Filipinos in the Navy support Duterte. His US policy? Not so much
YOKOSUKA NAVAL BASE, Japan — Philippine President Rodrigo Duterte’s call to remove foreign troops from his country has left many Filipino-American sailors torn between sympathy for the president’s domestic goals and opposition to weakening the security partnership with the U.S.
The Navy long represented a goal for Filipinos looking for a better life; between 1952 and 1990, about 34,260 Filipinos enlisted under a recruitment program that let them join without first immigrating.
Filipinos continue to seek enlistment, while many Filipino-Americans have made the Navy a generational tradition. They now fill ranks from seaman to vice admiral.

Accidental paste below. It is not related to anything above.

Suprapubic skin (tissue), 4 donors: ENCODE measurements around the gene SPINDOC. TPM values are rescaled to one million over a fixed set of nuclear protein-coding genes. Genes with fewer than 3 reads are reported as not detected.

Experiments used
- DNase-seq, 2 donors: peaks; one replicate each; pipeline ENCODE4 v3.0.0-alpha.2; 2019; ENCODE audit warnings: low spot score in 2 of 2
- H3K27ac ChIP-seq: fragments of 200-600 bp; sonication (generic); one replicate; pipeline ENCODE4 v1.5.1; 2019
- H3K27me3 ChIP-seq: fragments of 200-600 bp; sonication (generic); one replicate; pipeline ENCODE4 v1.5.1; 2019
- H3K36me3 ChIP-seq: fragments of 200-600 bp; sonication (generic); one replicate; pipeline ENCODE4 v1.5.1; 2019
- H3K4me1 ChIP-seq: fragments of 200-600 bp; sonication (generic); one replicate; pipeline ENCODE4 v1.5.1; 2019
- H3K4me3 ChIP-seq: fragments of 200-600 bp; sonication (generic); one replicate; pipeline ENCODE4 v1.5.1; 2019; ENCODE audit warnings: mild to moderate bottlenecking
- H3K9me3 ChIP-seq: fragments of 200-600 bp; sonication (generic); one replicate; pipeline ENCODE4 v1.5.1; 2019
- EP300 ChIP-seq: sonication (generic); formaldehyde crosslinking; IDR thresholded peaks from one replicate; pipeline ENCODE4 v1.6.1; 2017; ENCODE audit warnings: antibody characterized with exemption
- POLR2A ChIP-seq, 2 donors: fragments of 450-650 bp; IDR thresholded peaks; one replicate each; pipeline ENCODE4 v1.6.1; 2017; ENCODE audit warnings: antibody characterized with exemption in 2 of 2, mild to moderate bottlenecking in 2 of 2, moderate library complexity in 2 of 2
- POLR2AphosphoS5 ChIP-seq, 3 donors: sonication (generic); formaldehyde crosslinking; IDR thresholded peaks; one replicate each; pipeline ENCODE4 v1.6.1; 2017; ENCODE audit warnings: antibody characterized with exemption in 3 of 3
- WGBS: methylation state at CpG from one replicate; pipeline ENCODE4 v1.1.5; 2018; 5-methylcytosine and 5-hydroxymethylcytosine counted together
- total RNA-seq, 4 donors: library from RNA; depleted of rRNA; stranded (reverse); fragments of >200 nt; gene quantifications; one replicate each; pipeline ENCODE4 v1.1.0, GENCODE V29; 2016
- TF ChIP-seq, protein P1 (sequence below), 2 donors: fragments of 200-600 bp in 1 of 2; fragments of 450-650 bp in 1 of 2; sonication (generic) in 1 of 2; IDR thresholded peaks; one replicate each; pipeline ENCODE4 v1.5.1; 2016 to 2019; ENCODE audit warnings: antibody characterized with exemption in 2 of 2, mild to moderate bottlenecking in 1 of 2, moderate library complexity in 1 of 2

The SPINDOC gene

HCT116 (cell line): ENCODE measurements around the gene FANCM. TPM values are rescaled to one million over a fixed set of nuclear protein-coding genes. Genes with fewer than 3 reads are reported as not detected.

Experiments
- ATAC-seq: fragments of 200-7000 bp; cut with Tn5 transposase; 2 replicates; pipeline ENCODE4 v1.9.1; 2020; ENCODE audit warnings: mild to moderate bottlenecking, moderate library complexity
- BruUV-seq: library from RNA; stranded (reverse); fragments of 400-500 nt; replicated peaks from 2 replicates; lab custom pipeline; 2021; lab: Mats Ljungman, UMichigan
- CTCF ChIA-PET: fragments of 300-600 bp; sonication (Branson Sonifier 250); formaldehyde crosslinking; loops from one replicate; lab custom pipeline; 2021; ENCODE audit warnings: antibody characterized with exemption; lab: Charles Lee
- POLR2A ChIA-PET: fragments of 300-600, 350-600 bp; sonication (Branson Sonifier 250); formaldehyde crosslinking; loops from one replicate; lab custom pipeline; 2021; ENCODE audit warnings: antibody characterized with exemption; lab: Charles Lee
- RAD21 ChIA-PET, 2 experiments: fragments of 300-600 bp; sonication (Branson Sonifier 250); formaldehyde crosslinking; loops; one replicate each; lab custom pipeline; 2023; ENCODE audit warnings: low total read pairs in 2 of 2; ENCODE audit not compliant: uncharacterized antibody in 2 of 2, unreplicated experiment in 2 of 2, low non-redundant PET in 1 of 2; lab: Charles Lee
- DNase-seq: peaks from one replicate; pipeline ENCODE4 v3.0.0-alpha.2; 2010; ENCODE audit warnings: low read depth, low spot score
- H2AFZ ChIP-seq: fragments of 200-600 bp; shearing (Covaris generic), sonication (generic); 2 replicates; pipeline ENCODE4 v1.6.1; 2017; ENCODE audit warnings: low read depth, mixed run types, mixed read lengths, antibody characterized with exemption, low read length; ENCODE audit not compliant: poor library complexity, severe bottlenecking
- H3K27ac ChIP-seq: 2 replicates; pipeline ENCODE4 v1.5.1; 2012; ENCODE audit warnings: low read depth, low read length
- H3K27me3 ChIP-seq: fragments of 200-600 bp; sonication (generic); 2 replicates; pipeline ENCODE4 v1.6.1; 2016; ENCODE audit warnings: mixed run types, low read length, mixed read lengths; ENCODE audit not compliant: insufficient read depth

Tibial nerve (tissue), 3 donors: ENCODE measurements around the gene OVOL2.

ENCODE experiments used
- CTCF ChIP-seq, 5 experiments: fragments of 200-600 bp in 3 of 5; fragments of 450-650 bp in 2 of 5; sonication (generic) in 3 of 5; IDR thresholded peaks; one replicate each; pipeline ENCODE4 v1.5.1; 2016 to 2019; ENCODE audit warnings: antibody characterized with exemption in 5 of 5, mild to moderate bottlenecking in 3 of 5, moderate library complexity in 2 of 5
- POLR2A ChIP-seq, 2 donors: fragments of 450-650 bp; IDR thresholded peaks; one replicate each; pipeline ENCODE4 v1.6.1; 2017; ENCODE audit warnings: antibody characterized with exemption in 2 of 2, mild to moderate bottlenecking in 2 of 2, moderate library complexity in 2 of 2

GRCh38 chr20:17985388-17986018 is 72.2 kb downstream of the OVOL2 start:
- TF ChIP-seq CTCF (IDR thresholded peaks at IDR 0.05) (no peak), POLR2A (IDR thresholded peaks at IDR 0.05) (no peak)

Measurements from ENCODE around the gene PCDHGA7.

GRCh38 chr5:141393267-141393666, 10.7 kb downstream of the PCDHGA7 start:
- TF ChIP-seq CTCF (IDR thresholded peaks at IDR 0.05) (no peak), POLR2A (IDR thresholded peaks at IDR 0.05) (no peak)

When the 7th Fleet flagship USS Blue Ridge arrived in Manila for a March port visit, roughly 15 percent of its crew had Filipino ancestry. Some sailors on 7th Fleet ships remain Filipino citizens.
Duterte’s insults directed at U.S. officials, along with his demands that the U.S. military abandon anti-terror efforts and halt plans to share space at Philippine military bases, have left many in a quandary.
Petty Officer 3rd Class Roland Donato, 25, is wary of Duterte’s lurch toward China.
Duterte announced his “separation” from the U.S. on Oct. 20 in Beijing, though he later said he would not seek to end the U.S.-Philippines security alliance, which was formalized 65 years ago.
Donato doubted that China would prove as valuable a friend as the U.S. when it comes to fighting terrorism, which remains a particular problem in the south.
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